Connect with Higginbotham to learn communication strategies, investment opportunities and about the beneficial backbone HSAs have to offer for employees and employers alike. Let’s work together to build a brighter future we can all afford.

*”Health Care Costs for Couples in Retirement Rise to an Estimated $260,000, Fidelity Analysis Shows.” Fidelity Investments. https://www.fidelity.com/about-fidelity/employer-services/health-care-costs-for-couples-in-retirement-rise.


Are Your Participants Experiencing a Fee Imbalance?

Subsequent to the 2012 implementation of ERISA fee reporting regulations (ERISA 408(b)(2) & 404(a)(5)), the Department of Labor (DOL) began to consider the appropriateness of the allocation of plan fees among participants. This is a subject that generally had not been on the radar screen of many plan fiduciaries, but once identified, tends to generate considerable traction due to its obvious validity. Ironically, advisors’ diligent attention to obtaining the lowest accessible share class for new funds in plan menus has contributed to this fee imbalance among a plan’s participants.

Fred Reish, a partner with Drinker Biddle in the Los Angeles office, has weighed in on this issue by stating, “While there are no requirements to charge equitable fees, in Field Assistance Bulletin (FAB) 2003-03, the Department of Labor indicated that allocating plan expenses is a fiduciary decision that requires fiduciaries to act prudently… Whatever allocation method is used, failure by fiduciaries to engage in a prudent process to consider an equitable method of allocation of plan costs and revenue sharing would be imprudent and a breach of fiduciary duty.”

While ERISA does not prohibit the passing on of reasonable plan fees to participants, others concur with Reish that having a process to consider how fees are charged to each participant is a best practice sponsors need to consider.

Most plans contain funds in their menu that include fee ingredients, such as various revenue-sharing payments, that can contribute to participant fee imbalance. While there are some investments that do not offer a share class that has zero revenue sharing, many do. The simplest way to solve for the fee imbalance is by eliminating this fee ingredient altogether wherever possible. But, this typically generates a revenue loss to your plan’s recordkeeper that needs to be recovered in some form. This revenue loss can be offset with an alternative and more levelized form of revenue recovery, such as a fixed dollar quarterly participant fee (which is the ultimate in simplistic fee transparency), or an asset wrap fee (fees can increase as assets grow) or some combination of both. Combining both the quarterly fixed fee and asset wrap fee becomes of interest to plan fiduciaries when they realize that the fixed fee approach advantages the high account balance participant and the asset wrap approach advantages the low account balance participant. Some plans having an ERISA budget account established can remit revenue-sharing fees back to this account. Another method is for the provider to issue fee credits to participant accounts to achieve fee levelization.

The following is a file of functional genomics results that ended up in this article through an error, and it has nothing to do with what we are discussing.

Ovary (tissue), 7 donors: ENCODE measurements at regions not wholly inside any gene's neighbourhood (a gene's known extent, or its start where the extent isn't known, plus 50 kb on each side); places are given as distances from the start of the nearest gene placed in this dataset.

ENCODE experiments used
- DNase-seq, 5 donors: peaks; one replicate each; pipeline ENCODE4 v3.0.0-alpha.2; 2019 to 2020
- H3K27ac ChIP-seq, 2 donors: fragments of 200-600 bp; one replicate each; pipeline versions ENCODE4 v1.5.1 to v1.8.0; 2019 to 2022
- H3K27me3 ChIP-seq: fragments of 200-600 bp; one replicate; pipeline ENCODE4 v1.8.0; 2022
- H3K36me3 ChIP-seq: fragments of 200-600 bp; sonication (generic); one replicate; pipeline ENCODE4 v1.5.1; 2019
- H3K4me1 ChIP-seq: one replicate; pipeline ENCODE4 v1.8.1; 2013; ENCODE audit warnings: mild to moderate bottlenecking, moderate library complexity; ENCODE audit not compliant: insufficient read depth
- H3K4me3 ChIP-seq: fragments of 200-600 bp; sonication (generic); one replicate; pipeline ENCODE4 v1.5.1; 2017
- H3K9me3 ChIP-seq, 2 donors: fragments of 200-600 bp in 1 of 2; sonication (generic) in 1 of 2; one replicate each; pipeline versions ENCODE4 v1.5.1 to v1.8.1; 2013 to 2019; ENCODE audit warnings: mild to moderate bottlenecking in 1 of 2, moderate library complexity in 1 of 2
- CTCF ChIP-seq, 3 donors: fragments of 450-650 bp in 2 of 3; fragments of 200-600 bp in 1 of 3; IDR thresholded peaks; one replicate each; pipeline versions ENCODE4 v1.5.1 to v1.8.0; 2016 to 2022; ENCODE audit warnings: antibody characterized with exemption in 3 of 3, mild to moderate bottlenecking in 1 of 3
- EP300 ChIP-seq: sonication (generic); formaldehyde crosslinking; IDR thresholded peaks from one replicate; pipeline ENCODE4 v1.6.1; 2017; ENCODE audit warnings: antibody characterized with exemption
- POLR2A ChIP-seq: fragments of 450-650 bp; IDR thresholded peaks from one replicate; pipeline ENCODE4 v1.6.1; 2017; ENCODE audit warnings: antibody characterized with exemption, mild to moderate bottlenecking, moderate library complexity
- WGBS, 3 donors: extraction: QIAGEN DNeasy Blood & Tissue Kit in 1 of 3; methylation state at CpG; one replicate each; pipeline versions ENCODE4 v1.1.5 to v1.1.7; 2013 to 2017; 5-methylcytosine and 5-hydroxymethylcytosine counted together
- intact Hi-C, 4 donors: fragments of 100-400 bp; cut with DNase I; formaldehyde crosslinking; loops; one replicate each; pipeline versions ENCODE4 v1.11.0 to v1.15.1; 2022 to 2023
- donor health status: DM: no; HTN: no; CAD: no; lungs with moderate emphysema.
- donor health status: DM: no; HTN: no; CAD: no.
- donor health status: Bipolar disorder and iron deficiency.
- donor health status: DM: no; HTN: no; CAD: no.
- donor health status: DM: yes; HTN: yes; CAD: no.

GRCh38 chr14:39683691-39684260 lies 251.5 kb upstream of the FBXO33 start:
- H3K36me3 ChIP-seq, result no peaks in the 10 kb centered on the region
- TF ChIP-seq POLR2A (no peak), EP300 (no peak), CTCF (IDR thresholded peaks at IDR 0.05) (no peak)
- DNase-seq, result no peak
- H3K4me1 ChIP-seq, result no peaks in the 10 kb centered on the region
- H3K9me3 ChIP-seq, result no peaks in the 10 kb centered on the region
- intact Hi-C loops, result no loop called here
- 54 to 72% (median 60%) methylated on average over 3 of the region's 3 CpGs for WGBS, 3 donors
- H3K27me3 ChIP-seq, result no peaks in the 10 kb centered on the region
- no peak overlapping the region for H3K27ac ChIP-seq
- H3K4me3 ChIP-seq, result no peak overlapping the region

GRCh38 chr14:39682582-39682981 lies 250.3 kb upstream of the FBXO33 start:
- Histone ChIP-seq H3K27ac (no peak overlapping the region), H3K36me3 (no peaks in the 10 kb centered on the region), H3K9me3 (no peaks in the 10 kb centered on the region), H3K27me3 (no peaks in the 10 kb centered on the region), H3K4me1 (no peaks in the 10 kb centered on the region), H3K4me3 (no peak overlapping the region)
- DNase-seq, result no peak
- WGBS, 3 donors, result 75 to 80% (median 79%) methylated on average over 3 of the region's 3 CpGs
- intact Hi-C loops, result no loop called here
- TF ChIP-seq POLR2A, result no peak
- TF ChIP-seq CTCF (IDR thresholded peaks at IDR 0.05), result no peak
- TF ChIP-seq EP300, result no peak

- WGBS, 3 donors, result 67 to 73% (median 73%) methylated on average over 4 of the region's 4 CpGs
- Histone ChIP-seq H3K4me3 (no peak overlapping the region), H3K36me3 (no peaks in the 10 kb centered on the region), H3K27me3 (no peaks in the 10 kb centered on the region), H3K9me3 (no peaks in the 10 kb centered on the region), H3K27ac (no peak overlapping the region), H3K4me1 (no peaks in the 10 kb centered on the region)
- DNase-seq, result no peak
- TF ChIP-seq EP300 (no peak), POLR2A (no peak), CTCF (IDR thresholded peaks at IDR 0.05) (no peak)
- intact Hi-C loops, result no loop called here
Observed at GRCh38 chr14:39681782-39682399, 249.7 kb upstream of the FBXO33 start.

Many plans have not yet addressed participant fee levelization. Some reasons for this are lack of awareness on the part of advisors or plan fiduciaries, recordkeeper system limitations and imperfect current solutions. Most industry people believe that participant fee levelization will eventually become ubiquitous as recordkeeper systems are adapted. Fee levelization is a difficult concept to refute as it logically makes sense, and ignoring this issue may potentially lead to fiduciary liability concerns.

Most providers have been working on options that can remediate fee levelization concerns to some extent, if not fully. At this time, a prudent approach for advisors and plan fiduciaries is to investigate the appropriateness of current fee allocation structure among plan participants, consider opportunities to approach fee levelization with your current providers and document the consideration process and conclusions. 


Securities offered through Kestra Investment Services, LLC (Kestra IS), member FINRA/SIPC. Investment advisory services offered through Kestra Advisory Services, LLC (Kestra AS) an affiliate of Kestra IS. Kestra IS and Kestra AS are not affiliated with Higginbotham.

The “Retirement Times” is published monthly by Retirement Plan Advisory Group’s marketing team. This material is intended for informational purposes only and should not be construed as legal advice and is not intended to replace the advice of a qualified attorney, tax adviser, investment professional or insurance agent. (c) 2018. Retirement Plan Advisory Group.